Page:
Coalition Avenir Québec Leader François Legault is turning to a longtime friend and CAQ supporter to fend off what some see as a key party weakness.
Legault kicked off his caucus retreat Monday by introducing Dr. Lionel Carmant, who would be a shoo-in as Legault's choice for health minister.
The pediatric neurologist at Ste-Justine Hospital is also Haitian-born, having moved to Quebec at the age of four, checking off some crucial boxes in the CAQ's search for candidates.
Radio-Canada has reported that Carmant will run. Legault wouldn't confirm that Monday, but he nonetheless made it clear that Carmant is an important "get" for the CAQ.
"He has one of the best international reputations as a doctor," Legault said.
Attracting Montreal voters a must for CAQ
While several polls last fall show the CAQ in the lead, positioned to take power, the party's 21-member caucus is all-white, francophone, and frozen out of all 28 of the ridings on the island of Montreal.
In fact, in the 2014 election, the party trailed in the results in the province's most important metropolis.
The CAQ was only able to muster more than 15 per cent of the vote in three Montreal ridings. In most ridings on the island, support for the CAQ ran in the low teens or single digits.
So finding strong candidates who have the potential to draw in Montreal voters will be an indispensable part of the CAQ's long-term plans for gaining power.
However, the CAQ's recent identity-based policies offer little to attract a more diverse base of support, including from anglophones and allophones.
The party has led the way in calling for for more restrictions on the wearing of religious symbols by public servants, and it opposed a proposal to dedicate the day of the Quebec Mosque shooting to the fight against Islamophobia.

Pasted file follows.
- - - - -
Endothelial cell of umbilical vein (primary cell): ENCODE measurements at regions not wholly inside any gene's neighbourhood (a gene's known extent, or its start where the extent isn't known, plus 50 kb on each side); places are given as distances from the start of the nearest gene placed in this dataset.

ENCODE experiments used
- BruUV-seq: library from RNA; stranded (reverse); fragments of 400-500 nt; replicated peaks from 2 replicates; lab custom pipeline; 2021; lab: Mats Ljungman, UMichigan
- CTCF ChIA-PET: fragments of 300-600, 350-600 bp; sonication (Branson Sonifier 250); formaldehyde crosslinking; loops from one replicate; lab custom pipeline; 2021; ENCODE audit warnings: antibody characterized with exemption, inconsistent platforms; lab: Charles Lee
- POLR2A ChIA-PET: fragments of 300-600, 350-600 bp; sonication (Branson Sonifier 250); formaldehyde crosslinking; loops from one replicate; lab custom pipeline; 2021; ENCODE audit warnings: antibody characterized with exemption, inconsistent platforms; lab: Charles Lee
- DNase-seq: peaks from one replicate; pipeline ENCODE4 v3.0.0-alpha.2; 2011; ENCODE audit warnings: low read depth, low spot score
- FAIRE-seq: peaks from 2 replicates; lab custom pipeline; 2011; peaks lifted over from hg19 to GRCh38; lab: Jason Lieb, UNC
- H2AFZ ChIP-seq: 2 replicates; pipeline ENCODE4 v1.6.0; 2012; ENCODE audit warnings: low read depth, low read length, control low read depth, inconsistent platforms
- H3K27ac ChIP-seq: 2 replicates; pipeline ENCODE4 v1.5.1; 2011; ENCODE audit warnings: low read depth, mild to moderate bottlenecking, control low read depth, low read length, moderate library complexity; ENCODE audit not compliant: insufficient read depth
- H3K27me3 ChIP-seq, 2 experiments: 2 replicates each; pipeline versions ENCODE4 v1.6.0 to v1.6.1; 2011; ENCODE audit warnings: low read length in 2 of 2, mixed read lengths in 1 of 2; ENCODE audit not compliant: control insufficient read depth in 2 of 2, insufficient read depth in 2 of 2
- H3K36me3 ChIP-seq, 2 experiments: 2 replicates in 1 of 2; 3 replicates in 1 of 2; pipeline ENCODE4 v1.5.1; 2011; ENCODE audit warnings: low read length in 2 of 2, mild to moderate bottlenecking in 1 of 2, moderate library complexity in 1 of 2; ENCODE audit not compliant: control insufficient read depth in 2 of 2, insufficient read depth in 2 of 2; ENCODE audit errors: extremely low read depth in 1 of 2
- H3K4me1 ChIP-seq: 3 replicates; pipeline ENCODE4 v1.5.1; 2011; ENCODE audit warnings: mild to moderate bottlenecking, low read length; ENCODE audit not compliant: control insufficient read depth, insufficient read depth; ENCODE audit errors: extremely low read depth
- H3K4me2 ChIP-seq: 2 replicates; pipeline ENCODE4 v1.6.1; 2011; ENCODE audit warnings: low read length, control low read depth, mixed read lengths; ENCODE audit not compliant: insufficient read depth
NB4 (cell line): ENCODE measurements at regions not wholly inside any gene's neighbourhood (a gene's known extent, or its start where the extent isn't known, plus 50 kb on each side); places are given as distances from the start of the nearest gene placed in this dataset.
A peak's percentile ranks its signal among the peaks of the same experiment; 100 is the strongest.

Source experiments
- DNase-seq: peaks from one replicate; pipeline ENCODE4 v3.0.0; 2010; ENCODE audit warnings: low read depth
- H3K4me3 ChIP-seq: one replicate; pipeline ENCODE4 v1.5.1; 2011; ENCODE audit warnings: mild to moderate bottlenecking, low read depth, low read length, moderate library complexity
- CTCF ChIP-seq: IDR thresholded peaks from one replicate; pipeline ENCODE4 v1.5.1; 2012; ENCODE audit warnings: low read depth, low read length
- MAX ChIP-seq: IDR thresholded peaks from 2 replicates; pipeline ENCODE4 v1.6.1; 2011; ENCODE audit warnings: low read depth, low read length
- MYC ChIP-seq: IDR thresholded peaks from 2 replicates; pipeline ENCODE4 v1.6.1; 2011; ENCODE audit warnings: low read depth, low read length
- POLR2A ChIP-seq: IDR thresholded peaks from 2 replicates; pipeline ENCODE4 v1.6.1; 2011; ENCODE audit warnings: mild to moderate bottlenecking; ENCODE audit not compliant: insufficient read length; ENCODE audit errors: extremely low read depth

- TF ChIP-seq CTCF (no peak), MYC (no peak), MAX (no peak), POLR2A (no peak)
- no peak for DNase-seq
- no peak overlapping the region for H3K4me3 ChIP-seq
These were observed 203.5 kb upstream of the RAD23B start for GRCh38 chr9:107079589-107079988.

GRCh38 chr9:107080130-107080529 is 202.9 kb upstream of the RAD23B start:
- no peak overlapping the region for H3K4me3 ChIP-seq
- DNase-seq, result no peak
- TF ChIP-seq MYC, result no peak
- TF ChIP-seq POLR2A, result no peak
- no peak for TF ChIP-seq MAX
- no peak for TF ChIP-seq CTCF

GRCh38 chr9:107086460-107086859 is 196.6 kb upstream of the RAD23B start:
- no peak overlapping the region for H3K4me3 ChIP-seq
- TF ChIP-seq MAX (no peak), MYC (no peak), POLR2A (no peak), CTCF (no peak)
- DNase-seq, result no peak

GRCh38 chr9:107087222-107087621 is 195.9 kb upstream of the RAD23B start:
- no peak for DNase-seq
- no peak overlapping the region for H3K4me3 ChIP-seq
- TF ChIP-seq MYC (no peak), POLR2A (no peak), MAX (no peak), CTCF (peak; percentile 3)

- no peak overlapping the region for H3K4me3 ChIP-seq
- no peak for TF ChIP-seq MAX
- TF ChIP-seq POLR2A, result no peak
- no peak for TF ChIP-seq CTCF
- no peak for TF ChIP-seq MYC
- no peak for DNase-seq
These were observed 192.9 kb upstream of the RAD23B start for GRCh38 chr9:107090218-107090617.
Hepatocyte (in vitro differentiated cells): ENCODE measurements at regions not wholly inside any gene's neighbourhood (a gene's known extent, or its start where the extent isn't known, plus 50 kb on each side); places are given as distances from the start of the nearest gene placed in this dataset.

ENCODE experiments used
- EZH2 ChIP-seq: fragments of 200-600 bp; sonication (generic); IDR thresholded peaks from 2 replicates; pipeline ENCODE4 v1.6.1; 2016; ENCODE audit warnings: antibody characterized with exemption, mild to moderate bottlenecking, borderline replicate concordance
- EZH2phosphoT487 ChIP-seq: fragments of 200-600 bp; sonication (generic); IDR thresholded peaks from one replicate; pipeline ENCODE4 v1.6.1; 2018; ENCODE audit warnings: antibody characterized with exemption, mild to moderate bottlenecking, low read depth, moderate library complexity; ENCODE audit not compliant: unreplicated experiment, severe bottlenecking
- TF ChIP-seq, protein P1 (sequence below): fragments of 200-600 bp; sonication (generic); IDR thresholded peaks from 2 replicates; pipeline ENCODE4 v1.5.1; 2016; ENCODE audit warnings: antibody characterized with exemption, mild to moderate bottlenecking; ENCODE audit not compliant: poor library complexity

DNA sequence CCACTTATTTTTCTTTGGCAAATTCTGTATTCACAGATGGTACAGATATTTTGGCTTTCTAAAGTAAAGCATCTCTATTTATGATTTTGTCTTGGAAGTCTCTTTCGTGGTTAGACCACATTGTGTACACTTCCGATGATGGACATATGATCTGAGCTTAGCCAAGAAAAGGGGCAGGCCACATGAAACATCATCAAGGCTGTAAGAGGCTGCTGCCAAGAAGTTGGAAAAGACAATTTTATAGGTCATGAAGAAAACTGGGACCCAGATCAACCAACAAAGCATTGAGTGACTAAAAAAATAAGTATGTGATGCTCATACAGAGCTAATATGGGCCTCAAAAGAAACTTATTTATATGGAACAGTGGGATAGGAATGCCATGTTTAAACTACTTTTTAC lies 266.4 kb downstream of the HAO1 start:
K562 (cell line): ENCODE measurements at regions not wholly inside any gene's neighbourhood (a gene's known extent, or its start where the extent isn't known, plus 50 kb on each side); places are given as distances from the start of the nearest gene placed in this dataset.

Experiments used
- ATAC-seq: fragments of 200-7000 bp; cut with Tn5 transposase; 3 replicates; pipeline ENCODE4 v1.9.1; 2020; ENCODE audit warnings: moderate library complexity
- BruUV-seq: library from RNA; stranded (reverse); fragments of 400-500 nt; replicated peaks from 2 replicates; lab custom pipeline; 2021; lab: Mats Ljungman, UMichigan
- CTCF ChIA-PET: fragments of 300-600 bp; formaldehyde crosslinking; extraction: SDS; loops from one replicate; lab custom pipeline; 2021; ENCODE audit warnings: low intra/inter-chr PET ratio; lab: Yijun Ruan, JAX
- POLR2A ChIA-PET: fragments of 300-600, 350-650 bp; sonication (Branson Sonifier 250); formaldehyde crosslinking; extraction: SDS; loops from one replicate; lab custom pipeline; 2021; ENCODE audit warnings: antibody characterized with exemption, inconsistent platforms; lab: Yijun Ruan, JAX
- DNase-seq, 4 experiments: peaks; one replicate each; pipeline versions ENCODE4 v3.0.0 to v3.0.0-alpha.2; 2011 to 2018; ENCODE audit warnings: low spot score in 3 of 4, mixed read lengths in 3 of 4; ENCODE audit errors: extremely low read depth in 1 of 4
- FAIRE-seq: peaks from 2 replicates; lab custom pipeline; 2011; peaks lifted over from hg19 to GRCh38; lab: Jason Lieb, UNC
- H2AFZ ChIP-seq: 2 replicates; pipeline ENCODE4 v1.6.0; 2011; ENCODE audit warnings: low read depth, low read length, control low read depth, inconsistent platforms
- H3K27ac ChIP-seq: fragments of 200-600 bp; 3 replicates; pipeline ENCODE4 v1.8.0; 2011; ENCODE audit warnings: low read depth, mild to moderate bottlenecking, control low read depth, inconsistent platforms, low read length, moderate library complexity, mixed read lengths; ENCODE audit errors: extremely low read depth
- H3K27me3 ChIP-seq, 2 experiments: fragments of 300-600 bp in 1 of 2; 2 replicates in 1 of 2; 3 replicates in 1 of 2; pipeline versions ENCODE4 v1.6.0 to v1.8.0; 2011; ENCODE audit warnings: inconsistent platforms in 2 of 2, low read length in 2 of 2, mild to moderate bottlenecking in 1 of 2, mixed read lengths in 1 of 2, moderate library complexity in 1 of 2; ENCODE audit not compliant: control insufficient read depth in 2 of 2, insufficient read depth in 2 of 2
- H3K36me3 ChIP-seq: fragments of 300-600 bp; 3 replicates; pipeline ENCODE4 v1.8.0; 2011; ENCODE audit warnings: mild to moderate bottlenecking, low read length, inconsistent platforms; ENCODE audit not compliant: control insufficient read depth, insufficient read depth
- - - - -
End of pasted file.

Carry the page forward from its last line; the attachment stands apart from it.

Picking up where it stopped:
Legault agrees with the idea that Montreal businesses should not greet customers by saying "Bonjour-Hi" — all parties in the National Assembly supported the fall motion.
The CAQ is also steadfast in its commitment to abolish English-language school boards.
Carmant agrees immigration rate should be cut
As asylum seekers — most of them originally from Haiti — poured across the U.S.-Quebec border last summer, Legault warned the border risked becoming a "sieve" and said that Quebec already takes in more than its capacity of immigrants.
Carmant stood by those comments Monday, explaining that Legault was concerned many asylum seekers had the false impression that they would all be able to stay.
"I think history has proven him right," he said.
He also said he agrees with a CAQ proposal to cut the immigration rate in order to make the integration process easier.
"When it's done any old way, it's a lot harder, and we create ghettos and unsatisfied people," Carmant said.
Carmant is critical of Liberal health and social policy, calling the effort to introduce low-income children into the province's non-profit daycares a "mitigated success."
He says he is "disappointed" with Liberal Health Minister Gaétan Barrette's health care reforms, although he would not name any part of it that he would undo if he were to take the job.
Other recruits in the wings
Legault says beyond Carmant's potential candidacy, he's adding to the diversity of his team in other ways. He has already recruited candidates of Italian and Romanian descent, he said.
"I would like that the CAQ government be a government for all Quebecers, so I would like that all groups in the government be represented in our team," he said.
Making headway in Montreal is also a key mission for him, he said.
"I've met many potential candidates in the last few weeks, including some that are ready to be candidates on the island of Montreal, and I am very anxious to present those very good candidates."
Whether that will be enough to boost his support in Montreal will become clearer in the months to come.